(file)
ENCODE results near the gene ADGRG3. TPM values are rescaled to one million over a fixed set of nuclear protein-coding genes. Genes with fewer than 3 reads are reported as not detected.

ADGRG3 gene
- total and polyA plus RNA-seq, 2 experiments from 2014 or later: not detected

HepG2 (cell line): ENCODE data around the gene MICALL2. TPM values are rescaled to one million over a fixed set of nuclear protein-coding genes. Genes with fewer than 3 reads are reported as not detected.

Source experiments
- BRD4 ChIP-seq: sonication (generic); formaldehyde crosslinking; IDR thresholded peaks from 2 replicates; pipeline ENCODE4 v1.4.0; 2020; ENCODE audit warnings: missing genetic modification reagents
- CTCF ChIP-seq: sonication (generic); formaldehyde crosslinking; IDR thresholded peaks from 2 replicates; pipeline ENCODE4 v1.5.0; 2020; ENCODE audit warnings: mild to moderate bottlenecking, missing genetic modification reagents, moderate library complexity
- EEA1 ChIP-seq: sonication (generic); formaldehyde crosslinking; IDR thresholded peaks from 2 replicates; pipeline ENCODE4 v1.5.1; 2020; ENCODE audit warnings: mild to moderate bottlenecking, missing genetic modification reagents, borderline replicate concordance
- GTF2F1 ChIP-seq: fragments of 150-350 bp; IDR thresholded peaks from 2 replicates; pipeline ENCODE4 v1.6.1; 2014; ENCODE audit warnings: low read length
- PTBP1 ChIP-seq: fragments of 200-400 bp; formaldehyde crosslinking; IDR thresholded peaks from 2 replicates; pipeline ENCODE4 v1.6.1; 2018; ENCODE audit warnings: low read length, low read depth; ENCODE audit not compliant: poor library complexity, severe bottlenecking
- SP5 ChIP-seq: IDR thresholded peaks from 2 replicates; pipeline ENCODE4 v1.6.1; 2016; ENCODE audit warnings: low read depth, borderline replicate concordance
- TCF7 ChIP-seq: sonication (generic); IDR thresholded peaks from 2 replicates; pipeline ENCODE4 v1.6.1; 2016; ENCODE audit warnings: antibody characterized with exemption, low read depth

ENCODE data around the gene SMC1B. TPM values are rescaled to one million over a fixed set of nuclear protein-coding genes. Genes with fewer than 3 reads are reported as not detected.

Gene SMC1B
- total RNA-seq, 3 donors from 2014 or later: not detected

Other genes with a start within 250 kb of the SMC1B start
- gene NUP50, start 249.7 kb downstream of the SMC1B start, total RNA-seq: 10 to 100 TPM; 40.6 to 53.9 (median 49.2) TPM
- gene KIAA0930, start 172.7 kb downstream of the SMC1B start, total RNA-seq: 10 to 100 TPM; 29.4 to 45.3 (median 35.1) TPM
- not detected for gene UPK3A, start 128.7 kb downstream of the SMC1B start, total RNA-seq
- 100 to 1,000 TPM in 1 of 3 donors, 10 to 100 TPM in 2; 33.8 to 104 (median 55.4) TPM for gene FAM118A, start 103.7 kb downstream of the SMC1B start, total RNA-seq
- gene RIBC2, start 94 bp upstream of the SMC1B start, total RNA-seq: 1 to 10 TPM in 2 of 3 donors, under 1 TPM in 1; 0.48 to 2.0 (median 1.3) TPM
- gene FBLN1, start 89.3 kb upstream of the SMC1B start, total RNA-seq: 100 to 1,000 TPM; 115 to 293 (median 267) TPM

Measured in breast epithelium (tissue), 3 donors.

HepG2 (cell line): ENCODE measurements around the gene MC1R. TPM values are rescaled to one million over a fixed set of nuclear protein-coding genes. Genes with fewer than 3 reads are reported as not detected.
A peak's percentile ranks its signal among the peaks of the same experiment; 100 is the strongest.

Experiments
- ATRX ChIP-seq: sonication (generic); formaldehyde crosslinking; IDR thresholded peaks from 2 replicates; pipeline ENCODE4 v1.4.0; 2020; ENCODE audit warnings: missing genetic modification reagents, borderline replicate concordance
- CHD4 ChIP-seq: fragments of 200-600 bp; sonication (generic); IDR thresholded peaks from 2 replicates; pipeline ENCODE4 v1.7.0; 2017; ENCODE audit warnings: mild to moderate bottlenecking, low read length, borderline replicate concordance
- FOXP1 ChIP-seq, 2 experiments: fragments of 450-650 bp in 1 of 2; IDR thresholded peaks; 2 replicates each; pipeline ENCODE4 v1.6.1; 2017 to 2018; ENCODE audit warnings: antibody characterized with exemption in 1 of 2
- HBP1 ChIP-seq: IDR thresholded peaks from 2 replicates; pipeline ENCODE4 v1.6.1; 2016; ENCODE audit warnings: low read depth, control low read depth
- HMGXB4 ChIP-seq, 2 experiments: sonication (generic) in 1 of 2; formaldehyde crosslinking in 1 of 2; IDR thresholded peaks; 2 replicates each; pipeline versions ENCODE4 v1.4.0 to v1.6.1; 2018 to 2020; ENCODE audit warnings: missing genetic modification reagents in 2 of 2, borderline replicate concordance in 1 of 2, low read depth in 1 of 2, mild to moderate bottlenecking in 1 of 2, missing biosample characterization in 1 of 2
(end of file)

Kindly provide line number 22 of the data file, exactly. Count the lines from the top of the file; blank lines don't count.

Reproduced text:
- gene FBLN1, start 89.3 kb upstream of the SMC1B start, total RNA-seq: 100 to 1,000 TPM; 115 to 293 (median 267) TPM